A story: In February, I took a little weekend trip to Oregon with my family. My little sister’s volleyball team was playing in a tournament at UO, aka the worst place in the world:

My father and I wondering what we are doing in the land of the Ducks.

My father and I wondering what we are doing in the land of the Ducks.

It was incredibly cold, so much so that inhaling felt like unwillingly swallowing a 10-gallon bucket of ice water (no exaggerations to be found here). Pretty much everyone was sick, the girls were losing their games, and the coaches were visibly grumpy. Also, as I said, we were in Eugene. Enough said? Enough said.

But despite all of this, I count that weekend among my favorites of this year. Everyone else was quite clearly miserable, but I was having a delightful time – I got to spend three straight days with my parents, eat nachos and experience a Seahawks victory in a local pub, watch episodes of Lost as I went to sleep at night… and to top it all off, my parents and I were the first to stay in a newly remodeled room at our hotel, meaning I was the first ever person to sleep on this pull-out bed mattress:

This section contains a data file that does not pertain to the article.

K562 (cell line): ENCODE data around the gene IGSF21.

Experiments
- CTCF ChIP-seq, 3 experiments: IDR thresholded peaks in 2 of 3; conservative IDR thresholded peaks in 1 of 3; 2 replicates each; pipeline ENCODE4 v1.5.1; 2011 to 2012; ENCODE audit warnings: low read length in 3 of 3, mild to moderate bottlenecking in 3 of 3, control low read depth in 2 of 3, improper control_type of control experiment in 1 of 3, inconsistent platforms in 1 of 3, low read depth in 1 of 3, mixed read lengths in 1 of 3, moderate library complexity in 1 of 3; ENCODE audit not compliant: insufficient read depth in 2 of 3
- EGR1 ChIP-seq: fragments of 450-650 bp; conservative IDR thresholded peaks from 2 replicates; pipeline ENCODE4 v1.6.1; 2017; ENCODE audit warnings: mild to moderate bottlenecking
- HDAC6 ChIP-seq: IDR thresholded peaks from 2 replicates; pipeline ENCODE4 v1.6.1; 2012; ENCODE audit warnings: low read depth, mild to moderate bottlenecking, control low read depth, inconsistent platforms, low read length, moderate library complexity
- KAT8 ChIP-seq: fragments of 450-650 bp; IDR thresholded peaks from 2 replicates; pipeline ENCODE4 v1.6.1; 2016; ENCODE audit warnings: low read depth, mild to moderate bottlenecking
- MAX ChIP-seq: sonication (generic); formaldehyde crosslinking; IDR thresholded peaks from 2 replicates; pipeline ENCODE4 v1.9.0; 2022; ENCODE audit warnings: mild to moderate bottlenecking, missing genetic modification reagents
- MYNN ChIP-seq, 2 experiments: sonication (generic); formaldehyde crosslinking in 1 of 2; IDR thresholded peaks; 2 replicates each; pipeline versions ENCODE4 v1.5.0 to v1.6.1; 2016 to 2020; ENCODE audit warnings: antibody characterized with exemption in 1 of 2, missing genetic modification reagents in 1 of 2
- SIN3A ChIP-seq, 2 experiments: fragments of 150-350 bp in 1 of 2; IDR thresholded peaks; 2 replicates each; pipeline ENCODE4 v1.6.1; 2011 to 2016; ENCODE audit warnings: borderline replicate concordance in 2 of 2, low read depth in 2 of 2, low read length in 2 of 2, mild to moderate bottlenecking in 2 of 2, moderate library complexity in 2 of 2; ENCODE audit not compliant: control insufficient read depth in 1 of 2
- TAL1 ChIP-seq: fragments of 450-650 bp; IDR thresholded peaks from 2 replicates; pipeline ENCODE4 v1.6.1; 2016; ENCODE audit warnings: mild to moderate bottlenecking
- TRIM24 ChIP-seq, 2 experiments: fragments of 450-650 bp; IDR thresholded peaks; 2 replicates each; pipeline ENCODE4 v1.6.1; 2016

Am I weird for being excited about things like this?

Am I weird for being excited about things like this?

So, yes. Against my better judgment (being a natural-born rival), I made some fond memories at the University of Oregon. And on the drive home, we happened upon a Noodles & Co, which we had only ever seen in Denver – dreams do come true.